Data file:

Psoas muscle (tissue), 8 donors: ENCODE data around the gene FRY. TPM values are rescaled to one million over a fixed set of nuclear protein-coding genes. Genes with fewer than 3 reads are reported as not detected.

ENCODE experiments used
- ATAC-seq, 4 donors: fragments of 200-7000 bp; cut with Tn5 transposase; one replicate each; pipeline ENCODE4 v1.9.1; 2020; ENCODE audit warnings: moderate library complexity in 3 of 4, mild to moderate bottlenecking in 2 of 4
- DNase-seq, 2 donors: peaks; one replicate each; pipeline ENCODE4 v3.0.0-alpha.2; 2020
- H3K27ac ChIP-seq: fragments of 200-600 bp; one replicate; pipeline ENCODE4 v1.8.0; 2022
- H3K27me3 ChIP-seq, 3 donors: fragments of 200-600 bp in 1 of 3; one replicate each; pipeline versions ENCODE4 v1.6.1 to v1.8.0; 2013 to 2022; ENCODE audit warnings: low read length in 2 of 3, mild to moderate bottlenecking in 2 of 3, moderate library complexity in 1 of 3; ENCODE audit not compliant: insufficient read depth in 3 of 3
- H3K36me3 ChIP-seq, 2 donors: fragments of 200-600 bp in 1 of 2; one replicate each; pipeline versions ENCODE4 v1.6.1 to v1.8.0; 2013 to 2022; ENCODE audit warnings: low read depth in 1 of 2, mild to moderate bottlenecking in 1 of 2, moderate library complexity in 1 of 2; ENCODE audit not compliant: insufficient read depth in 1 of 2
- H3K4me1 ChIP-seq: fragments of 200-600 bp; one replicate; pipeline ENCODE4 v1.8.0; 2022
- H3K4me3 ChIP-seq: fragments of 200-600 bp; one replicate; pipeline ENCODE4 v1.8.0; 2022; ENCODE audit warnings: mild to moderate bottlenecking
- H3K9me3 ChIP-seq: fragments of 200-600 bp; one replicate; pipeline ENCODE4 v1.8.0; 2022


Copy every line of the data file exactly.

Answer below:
Psoas muscle (tissue), 8 donors: ENCODE data around the gene FRY. TPM values are rescaled to one million over a fixed set of nuclear protein-coding genes. Genes with fewer than 3 reads are reported as not detected.

ENCODE experiments used
- ATAC-seq, 4 donors: fragments of 200-7000 bp; cut with Tn5 transposase; one replicate each; pipeline ENCODE4 v1.9.1; 2020; ENCODE audit warnings: moderate library complexity in 3 of 4, mild to moderate bottlenecking in 2 of 4
- DNase-seq, 2 donors: peaks; one replicate each; pipeline ENCODE4 v3.0.0-alpha.2; 2020
- H3K27ac ChIP-seq: fragments of 200-600 bp; one replicate; pipeline ENCODE4 v1.8.0; 2022
- H3K27me3 ChIP-seq, 3 donors: fragments of 200-600 bp in 1 of 3; one replicate each; pipeline versions ENCODE4 v1.6.1 to v1.8.0; 2013 to 2022; ENCODE audit warnings: low read length in 2 of 3, mild to moderate bottlenecking in 2 of 3, moderate library complexity in 1 of 3; ENCODE audit not compliant: insufficient read depth in 3 of 3
- H3K36me3 ChIP-seq, 2 donors: fragments of 200-600 bp in 1 of 2; one replicate each; pipeline versions ENCODE4 v1.6.1 to v1.8.0; 2013 to 2022; ENCODE audit warnings: low read depth in 1 of 2, mild to moderate bottlenecking in 1 of 2, moderate library complexity in 1 of 2; ENCODE audit not compliant: insufficient read depth in 1 of 2
- H3K4me1 ChIP-seq: fragments of 200-600 bp; one replicate; pipeline ENCODE4 v1.8.0; 2022
- H3K4me3 ChIP-seq: fragments of 200-600 bp; one replicate; pipeline ENCODE4 v1.8.0; 2022; ENCODE audit warnings: mild to moderate bottlenecking
- H3K9me3 ChIP-seq: fragments of 200-600 bp; one replicate; pipeline ENCODE4 v1.8.0; 2022